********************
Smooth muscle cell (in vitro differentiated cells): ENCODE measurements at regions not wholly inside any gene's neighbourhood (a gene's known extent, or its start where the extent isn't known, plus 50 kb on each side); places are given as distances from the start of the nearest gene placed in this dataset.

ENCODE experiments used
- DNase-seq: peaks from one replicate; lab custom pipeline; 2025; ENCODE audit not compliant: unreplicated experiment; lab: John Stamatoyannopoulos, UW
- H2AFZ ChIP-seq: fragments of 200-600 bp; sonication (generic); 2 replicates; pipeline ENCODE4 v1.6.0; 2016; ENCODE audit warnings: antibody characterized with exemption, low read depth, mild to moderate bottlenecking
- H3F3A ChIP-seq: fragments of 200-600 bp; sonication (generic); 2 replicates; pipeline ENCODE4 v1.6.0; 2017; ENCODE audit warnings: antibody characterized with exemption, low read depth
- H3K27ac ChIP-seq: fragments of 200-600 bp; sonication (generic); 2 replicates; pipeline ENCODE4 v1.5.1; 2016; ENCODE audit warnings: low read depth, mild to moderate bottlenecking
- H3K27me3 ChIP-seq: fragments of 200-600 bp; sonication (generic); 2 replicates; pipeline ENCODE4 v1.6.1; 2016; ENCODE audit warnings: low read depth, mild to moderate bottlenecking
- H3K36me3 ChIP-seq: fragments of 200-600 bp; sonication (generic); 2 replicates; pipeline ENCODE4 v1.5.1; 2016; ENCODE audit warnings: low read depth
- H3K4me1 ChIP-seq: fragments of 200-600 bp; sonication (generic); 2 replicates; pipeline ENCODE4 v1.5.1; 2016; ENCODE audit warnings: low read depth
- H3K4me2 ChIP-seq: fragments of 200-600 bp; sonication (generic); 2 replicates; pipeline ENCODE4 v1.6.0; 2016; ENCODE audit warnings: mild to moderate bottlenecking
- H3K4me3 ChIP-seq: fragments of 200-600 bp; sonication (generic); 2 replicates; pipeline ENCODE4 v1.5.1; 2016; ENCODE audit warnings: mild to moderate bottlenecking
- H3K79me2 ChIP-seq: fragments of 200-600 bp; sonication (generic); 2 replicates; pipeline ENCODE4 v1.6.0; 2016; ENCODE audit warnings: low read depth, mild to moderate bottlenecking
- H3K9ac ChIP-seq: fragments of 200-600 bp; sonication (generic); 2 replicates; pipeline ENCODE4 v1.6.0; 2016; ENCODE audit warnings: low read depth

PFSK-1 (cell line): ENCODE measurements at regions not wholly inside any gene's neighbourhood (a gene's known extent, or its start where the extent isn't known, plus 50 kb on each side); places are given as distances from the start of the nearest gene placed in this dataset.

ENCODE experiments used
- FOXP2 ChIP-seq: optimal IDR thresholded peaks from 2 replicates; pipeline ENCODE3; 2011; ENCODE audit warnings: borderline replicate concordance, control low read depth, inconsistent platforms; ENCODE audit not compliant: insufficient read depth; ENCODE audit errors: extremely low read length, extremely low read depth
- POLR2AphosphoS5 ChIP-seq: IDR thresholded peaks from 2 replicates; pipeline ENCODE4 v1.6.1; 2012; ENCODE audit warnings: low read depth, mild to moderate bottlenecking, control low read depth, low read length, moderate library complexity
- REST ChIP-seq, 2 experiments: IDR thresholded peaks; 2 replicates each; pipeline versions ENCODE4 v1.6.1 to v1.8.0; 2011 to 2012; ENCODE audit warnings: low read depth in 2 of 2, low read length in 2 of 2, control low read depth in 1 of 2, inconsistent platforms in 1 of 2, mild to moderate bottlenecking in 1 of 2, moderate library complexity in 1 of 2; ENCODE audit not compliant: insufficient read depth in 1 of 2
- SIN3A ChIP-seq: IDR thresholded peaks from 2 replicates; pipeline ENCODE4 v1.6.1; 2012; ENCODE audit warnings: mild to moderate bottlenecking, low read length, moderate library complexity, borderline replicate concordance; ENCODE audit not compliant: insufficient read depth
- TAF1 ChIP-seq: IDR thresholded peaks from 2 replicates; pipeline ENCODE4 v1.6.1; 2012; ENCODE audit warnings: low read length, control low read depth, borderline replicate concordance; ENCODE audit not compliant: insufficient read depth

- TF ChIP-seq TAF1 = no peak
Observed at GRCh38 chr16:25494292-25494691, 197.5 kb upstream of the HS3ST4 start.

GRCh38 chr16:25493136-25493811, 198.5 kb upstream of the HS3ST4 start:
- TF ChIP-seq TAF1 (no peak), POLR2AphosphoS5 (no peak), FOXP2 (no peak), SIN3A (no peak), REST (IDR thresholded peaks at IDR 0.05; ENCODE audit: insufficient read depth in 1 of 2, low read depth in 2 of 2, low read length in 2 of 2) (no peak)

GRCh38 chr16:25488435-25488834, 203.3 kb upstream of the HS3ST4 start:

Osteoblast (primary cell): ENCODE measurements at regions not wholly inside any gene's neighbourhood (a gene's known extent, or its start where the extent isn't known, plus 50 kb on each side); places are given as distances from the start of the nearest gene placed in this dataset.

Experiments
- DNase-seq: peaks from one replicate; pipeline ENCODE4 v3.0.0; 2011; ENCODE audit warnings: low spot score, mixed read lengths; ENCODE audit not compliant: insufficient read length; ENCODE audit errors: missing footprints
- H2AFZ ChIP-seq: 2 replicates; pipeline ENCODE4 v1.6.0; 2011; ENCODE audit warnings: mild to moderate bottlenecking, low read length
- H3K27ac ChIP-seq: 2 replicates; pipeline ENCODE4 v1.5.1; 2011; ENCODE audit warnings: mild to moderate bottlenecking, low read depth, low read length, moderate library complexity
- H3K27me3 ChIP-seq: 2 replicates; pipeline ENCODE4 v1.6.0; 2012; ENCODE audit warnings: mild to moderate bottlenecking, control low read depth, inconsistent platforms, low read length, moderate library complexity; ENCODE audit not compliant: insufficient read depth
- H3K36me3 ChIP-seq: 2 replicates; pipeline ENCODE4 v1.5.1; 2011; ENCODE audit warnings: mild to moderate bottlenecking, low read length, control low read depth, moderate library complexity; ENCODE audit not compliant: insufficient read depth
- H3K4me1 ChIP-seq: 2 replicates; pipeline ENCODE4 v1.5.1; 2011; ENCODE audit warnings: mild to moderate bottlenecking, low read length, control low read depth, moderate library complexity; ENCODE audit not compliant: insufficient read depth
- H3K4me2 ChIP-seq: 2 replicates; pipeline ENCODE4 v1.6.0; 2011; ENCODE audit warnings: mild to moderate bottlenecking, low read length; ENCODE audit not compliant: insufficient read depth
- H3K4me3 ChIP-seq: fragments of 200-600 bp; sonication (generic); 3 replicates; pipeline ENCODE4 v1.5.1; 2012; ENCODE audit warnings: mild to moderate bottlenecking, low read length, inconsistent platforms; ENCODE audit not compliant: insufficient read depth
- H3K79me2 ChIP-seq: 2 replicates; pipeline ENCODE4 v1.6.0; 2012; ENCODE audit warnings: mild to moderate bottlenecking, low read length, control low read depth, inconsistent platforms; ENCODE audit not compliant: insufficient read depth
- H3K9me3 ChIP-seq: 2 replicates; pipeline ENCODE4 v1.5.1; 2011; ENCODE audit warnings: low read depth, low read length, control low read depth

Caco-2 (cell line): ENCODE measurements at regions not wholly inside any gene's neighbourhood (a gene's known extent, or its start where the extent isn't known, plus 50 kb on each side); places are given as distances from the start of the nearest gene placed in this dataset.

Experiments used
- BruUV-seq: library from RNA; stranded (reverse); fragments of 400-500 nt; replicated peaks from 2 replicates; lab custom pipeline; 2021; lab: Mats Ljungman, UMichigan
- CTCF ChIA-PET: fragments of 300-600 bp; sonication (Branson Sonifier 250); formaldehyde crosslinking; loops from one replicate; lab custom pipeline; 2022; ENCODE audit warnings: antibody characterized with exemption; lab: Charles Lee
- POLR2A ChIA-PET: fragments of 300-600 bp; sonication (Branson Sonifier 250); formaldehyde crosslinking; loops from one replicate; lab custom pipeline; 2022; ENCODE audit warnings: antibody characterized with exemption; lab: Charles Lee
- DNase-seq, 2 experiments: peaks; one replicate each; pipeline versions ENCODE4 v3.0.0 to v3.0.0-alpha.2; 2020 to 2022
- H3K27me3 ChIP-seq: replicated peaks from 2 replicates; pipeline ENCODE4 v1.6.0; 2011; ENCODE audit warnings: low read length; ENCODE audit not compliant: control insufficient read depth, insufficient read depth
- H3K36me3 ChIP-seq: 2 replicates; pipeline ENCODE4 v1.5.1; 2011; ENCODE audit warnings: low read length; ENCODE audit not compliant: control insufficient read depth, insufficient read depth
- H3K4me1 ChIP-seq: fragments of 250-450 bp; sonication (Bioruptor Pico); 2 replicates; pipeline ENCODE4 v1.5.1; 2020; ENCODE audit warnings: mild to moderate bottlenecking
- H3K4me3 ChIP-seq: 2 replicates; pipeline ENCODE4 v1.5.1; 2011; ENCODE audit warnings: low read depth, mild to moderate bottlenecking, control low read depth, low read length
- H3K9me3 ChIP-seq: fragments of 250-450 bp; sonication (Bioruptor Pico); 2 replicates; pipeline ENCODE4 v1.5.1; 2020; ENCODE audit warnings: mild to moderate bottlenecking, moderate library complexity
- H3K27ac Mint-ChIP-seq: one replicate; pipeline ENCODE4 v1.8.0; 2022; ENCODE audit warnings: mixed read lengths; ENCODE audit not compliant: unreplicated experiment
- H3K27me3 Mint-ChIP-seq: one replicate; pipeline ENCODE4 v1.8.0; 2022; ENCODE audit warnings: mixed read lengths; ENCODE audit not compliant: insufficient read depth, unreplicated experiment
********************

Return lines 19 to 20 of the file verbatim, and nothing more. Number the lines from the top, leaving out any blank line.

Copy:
- SIN3A ChIP-seq: IDR thresholded peaks from 2 replicates; pipeline ENCODE4 v1.6.1; 2012; ENCODE audit warnings: mild to moderate bottlenecking, low read length, moderate library complexity, borderline replicate concordance; ENCODE audit not compliant: insufficient read depth
- TAF1 ChIP-seq: IDR thresholded peaks from 2 replicates; pipeline ENCODE4 v1.6.1; 2012; ENCODE audit warnings: low read length, control low read depth, borderline replicate concordance; ENCODE audit not compliant: insufficient read depth